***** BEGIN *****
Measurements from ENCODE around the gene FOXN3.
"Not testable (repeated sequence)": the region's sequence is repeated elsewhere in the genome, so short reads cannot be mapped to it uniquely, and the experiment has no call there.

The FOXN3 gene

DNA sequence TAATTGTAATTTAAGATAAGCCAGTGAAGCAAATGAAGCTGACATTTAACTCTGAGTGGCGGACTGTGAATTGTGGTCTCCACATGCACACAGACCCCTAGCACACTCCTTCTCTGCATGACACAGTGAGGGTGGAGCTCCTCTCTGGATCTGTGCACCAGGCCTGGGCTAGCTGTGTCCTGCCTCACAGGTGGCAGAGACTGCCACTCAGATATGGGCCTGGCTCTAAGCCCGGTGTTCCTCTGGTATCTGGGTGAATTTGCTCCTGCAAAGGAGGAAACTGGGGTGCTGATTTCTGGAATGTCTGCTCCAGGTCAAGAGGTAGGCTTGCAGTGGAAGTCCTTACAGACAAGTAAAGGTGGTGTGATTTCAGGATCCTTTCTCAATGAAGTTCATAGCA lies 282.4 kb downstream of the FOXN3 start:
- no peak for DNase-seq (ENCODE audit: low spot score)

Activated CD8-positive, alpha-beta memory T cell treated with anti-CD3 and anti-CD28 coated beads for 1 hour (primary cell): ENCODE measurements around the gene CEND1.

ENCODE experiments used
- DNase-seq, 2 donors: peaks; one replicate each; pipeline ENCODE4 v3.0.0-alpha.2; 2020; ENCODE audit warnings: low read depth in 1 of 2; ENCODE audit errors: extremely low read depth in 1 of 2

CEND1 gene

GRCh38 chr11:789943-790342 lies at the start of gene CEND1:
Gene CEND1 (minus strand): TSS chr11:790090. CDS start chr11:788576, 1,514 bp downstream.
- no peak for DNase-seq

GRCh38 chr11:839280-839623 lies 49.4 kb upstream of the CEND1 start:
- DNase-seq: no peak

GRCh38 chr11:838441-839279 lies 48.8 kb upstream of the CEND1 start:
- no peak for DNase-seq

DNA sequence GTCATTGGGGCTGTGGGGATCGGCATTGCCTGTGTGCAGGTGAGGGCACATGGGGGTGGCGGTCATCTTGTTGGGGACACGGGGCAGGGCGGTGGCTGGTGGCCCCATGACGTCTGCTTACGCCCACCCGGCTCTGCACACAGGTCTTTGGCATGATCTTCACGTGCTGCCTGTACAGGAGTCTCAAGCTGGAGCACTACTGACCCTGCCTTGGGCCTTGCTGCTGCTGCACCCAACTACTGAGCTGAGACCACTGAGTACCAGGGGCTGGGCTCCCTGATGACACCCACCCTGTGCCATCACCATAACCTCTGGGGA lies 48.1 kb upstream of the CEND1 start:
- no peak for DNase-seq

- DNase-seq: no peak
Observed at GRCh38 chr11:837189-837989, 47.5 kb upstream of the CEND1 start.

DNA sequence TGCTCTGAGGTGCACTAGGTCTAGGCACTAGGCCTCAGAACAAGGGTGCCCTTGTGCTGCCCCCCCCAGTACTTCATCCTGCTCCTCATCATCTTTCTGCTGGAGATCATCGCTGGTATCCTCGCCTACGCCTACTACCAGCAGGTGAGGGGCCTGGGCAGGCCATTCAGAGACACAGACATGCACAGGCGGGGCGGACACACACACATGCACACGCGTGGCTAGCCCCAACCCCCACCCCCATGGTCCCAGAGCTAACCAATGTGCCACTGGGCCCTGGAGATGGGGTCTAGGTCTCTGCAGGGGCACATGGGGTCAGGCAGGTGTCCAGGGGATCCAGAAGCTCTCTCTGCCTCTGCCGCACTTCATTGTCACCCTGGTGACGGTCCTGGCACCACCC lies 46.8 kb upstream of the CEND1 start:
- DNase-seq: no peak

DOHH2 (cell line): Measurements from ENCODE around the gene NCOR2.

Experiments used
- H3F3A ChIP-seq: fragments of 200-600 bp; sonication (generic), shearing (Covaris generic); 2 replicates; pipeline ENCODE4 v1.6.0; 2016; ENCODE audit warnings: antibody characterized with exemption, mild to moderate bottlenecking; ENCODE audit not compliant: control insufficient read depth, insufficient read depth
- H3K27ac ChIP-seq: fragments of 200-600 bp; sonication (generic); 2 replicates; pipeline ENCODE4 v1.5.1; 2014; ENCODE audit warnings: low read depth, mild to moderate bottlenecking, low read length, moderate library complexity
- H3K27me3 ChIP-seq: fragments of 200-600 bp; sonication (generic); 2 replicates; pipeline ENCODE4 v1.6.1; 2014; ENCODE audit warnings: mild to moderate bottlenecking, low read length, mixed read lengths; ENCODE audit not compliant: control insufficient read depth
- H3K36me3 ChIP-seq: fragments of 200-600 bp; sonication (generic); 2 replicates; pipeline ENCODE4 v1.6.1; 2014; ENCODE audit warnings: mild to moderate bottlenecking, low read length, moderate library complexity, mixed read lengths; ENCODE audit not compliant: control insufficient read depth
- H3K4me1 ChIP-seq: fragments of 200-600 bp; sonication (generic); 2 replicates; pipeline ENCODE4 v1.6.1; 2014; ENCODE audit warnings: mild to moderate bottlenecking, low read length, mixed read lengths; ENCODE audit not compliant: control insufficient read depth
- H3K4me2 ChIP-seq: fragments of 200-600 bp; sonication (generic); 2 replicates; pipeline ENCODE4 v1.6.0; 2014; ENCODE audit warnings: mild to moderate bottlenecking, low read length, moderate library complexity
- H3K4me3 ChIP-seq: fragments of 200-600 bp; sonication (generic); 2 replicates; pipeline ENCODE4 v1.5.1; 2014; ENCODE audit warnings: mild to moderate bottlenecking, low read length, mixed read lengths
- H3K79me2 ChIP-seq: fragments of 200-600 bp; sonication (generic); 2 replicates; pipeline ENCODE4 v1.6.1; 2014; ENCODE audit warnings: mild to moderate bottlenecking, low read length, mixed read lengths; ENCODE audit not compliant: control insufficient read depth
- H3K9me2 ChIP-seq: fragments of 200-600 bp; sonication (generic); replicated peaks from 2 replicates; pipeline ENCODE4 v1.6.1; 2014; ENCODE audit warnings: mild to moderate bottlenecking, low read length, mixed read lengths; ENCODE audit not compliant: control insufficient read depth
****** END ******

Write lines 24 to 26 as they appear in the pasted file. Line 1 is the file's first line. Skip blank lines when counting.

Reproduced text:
Experiments used
- H3F3A ChIP-seq: fragments of 200-600 bp; sonication (generic), shearing (Covaris generic); 2 replicates; pipeline ENCODE4 v1.6.0; 2016; ENCODE audit warnings: antibody characterized with exemption, mild to moderate bottlenecking; ENCODE audit not compliant: control insufficient read depth, insufficient read depth
- H3K27ac ChIP-seq: fragments of 200-600 bp; sonication (generic); 2 replicates; pipeline ENCODE4 v1.5.1; 2014; ENCODE audit warnings: low read depth, mild to moderate bottlenecking, low read length, moderate library complexity